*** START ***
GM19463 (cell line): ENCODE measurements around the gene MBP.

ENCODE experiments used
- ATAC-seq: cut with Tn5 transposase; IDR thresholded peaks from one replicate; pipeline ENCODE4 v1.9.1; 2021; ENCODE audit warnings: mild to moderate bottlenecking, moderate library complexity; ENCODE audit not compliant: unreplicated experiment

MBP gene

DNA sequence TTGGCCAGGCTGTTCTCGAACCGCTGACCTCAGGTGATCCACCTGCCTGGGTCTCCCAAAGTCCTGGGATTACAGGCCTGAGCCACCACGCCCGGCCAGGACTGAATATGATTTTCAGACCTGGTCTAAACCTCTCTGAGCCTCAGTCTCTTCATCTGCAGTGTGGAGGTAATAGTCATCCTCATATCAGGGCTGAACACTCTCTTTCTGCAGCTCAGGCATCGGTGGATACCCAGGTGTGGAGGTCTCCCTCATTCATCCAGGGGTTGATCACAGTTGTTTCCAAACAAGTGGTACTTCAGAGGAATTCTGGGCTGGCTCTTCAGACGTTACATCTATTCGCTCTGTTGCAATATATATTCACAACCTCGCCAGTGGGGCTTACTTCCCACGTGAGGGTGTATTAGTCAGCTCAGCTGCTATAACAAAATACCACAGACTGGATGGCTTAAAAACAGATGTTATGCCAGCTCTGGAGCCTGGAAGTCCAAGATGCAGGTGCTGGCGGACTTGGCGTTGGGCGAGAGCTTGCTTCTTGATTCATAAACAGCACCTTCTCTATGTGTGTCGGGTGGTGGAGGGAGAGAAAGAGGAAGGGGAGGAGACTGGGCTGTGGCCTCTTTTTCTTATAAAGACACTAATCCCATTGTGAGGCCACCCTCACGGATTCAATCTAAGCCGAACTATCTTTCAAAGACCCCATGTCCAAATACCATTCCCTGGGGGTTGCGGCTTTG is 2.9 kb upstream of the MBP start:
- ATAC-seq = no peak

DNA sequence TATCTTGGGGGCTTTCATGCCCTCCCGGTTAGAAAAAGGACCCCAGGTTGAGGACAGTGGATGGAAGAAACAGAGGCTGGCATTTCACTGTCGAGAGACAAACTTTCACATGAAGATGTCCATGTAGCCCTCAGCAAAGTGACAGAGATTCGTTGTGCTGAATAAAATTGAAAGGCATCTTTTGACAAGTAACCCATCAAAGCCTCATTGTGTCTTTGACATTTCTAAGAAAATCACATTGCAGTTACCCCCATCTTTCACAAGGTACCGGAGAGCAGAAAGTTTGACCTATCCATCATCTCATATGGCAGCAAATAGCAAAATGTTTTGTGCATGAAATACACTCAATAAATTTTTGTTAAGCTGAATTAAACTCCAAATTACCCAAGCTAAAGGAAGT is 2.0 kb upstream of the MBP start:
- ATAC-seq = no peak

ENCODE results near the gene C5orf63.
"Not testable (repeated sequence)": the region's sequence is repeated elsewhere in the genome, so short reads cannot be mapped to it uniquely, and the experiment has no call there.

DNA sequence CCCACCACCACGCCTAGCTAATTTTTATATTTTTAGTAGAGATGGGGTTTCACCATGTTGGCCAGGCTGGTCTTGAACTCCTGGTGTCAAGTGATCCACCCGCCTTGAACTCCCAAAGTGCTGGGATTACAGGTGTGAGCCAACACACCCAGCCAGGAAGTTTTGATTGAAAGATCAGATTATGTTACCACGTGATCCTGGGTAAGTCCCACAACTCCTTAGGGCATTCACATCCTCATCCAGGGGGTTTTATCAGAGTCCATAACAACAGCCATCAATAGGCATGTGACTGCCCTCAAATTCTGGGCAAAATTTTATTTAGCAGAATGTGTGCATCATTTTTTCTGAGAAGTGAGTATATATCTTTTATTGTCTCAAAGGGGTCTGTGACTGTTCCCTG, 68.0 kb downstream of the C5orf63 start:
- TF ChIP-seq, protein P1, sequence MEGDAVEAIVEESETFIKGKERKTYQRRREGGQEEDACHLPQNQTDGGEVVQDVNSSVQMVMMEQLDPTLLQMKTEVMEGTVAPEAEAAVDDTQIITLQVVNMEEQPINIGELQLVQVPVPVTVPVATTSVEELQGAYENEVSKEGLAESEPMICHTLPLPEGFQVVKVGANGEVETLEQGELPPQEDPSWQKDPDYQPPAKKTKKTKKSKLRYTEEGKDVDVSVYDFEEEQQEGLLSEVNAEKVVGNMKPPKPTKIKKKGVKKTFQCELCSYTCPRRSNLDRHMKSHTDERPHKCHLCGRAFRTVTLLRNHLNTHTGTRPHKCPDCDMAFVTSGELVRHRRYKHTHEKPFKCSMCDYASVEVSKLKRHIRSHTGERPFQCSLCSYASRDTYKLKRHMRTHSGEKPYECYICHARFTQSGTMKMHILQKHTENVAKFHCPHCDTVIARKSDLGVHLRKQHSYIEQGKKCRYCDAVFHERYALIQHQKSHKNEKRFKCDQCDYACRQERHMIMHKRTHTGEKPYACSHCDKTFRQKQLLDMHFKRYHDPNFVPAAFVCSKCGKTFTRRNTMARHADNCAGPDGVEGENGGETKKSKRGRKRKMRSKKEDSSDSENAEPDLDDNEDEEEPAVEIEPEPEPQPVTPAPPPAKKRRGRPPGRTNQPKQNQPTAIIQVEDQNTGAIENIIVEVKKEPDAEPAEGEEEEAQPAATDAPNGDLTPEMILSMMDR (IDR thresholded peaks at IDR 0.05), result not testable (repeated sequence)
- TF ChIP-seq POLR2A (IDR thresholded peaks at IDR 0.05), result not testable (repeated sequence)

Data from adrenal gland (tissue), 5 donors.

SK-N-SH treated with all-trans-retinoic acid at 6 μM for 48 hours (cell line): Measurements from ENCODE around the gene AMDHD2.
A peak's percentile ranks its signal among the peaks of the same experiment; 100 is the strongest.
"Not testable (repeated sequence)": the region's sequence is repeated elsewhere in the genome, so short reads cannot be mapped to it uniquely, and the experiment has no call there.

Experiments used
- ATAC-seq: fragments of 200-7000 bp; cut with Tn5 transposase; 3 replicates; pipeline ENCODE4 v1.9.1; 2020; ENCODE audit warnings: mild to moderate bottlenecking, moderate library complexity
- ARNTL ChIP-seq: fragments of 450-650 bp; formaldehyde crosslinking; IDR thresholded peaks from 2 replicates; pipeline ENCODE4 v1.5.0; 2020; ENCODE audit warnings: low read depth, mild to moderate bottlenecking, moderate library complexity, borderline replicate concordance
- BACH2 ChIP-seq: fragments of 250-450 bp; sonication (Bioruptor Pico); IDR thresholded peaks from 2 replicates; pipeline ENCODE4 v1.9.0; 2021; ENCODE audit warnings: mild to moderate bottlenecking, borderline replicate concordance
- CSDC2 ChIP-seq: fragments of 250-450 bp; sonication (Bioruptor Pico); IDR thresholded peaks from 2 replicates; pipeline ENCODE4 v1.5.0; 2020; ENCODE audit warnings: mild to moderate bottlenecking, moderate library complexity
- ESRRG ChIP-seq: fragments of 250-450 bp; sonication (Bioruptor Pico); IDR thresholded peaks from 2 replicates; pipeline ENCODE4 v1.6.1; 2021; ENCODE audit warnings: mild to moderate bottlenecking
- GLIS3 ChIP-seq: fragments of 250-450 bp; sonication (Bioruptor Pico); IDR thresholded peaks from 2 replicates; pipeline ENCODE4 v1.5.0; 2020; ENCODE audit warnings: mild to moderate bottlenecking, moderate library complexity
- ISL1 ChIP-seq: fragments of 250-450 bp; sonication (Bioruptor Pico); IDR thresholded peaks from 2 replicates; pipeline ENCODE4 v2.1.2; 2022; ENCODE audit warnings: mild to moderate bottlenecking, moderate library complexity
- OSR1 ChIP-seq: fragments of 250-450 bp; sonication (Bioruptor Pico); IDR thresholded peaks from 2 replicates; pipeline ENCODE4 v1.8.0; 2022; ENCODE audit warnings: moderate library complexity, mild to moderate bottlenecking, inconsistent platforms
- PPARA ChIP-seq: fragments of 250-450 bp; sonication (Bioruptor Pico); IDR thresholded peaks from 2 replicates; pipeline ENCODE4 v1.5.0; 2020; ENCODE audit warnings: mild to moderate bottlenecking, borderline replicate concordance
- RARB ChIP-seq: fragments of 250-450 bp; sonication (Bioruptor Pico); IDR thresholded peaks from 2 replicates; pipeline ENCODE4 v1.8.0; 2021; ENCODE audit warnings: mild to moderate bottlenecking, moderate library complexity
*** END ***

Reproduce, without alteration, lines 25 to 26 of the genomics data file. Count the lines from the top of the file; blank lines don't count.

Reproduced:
- ISL1 ChIP-seq: fragments of 250-450 bp; sonication (Bioruptor Pico); IDR thresholded peaks from 2 replicates; pipeline ENCODE4 v2.1.2; 2022; ENCODE audit warnings: mild to moderate bottlenecking, moderate library complexity
- OSR1 ChIP-seq: fragments of 250-450 bp; sonication (Bioruptor Pico); IDR thresholded peaks from 2 replicates; pipeline ENCODE4 v1.8.0; 2022; ENCODE audit warnings: moderate library complexity, mild to moderate bottlenecking, inconsistent platforms